Which Joe gave his name to ‘sloppy joes’? We look at five interesting sandwiches and their lexical origins.
A frequency distribution of the possible number of successful outcomes in a given number of trials in each of which there is the same probability of success.
- ‘Such a ‘rate’ can be modeled statistically by the probability parameter of a binomial distribution.’
- ‘As and get larger, the distribution becomes closer to a Gaussian, although it is always flatter than the binomial distribution with success probability and independent outcomes.’
- ‘Then Y follows a binomial distribution with number of trials n and probability of success P = C (here expressed as a decimal between 0 and 1).’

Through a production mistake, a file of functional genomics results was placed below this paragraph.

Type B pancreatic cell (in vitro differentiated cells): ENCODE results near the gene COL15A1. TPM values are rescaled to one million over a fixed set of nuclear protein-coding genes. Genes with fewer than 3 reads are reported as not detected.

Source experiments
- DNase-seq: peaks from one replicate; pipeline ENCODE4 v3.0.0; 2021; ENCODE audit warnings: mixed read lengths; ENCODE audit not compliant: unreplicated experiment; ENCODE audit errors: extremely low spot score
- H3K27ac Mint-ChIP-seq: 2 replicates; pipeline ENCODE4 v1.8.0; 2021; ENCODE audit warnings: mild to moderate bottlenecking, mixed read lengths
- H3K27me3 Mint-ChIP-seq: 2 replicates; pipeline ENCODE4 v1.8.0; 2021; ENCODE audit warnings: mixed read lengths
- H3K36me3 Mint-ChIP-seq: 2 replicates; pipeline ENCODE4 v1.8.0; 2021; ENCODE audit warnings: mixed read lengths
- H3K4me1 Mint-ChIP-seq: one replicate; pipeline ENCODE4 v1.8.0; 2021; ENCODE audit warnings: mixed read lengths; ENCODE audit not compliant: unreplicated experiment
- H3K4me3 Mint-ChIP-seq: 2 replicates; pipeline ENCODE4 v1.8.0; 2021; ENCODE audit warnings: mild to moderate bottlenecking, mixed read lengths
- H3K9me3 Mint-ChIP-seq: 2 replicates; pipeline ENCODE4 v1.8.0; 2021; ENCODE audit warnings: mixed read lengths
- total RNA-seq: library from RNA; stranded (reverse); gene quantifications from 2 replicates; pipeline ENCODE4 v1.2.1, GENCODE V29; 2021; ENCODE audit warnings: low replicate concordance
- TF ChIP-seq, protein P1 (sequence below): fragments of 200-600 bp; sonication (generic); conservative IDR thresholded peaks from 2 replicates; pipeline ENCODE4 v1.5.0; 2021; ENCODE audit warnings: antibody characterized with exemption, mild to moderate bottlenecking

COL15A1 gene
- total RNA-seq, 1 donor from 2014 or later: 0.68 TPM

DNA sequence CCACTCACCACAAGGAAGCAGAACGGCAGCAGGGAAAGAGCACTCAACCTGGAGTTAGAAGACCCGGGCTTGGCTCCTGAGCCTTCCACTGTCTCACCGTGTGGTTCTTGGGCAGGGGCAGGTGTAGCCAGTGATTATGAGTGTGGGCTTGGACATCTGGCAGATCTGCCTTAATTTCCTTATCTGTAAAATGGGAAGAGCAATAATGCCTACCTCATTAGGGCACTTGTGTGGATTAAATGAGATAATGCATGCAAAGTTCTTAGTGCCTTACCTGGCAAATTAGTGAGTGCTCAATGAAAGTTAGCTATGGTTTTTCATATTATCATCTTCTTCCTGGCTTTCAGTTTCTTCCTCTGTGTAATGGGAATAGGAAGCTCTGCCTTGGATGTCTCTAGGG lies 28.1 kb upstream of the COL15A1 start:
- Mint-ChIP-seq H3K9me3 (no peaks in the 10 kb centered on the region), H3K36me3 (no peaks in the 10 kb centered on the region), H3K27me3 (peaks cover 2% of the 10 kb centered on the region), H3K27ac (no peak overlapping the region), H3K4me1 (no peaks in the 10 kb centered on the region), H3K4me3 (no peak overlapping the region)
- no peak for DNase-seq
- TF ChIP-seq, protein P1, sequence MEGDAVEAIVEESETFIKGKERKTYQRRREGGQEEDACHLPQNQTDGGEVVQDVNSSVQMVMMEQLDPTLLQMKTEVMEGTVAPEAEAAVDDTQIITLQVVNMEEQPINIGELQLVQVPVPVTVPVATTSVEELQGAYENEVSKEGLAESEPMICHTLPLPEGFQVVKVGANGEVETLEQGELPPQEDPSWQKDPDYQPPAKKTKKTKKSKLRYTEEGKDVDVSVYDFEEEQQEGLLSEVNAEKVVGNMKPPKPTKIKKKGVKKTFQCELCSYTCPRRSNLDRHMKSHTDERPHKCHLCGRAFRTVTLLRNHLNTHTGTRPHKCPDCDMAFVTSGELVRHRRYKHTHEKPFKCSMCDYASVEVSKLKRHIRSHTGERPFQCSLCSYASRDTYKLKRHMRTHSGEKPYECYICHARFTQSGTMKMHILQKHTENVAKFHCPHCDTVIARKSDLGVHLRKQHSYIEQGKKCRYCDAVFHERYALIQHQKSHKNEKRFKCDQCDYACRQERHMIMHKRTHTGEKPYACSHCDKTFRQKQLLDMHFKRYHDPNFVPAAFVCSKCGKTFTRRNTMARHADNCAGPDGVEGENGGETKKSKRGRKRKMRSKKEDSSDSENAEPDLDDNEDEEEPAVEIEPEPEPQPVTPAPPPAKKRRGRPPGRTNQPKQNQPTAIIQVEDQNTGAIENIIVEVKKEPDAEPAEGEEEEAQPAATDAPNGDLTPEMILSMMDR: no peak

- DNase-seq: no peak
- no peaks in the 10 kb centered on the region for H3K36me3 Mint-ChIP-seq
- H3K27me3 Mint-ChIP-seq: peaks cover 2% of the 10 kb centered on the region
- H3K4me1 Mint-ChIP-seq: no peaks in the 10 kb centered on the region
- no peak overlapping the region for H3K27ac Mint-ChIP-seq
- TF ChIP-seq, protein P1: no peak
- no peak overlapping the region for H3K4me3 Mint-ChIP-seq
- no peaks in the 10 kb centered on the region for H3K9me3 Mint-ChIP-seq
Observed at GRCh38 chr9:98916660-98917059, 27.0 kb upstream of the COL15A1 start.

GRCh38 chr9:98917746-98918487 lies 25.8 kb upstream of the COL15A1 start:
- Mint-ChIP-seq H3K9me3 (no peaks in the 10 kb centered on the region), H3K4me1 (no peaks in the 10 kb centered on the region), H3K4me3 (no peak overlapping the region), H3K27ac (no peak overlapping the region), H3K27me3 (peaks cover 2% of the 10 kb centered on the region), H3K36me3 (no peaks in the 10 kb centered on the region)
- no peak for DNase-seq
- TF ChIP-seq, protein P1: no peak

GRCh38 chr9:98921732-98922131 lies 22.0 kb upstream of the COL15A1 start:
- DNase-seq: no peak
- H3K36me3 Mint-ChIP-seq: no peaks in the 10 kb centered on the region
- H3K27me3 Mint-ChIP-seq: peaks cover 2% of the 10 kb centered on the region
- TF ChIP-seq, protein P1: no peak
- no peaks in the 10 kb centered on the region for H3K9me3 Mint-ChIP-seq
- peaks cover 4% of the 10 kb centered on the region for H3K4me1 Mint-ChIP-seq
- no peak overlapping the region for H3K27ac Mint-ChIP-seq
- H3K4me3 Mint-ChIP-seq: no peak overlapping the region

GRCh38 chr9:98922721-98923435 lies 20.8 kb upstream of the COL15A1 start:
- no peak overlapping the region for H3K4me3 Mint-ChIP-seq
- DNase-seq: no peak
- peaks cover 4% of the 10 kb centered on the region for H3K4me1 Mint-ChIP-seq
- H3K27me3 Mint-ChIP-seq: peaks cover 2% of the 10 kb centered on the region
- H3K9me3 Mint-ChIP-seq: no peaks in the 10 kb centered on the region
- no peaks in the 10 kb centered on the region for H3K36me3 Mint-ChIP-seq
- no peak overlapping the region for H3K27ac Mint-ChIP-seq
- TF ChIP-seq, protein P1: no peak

- ‘The random component of our generalized linear model is the binomial distribution with probability of success equal to [theta].’
- ‘Full-sib family sizes in a sample are assumed to follow either a Poisson distribution with parameter or a negative binomial distribution with parameters (probability of success) and (number of successes).’
We take a look at several popular, though confusing, punctuation marks.
From Afghanistan to Zimbabwe, discover surprising and intriguing language facts from around the globe.
The definitions of ‘buddy’ and ‘bro’ in the OED have recently been revised. We explore their history and increase in popularity.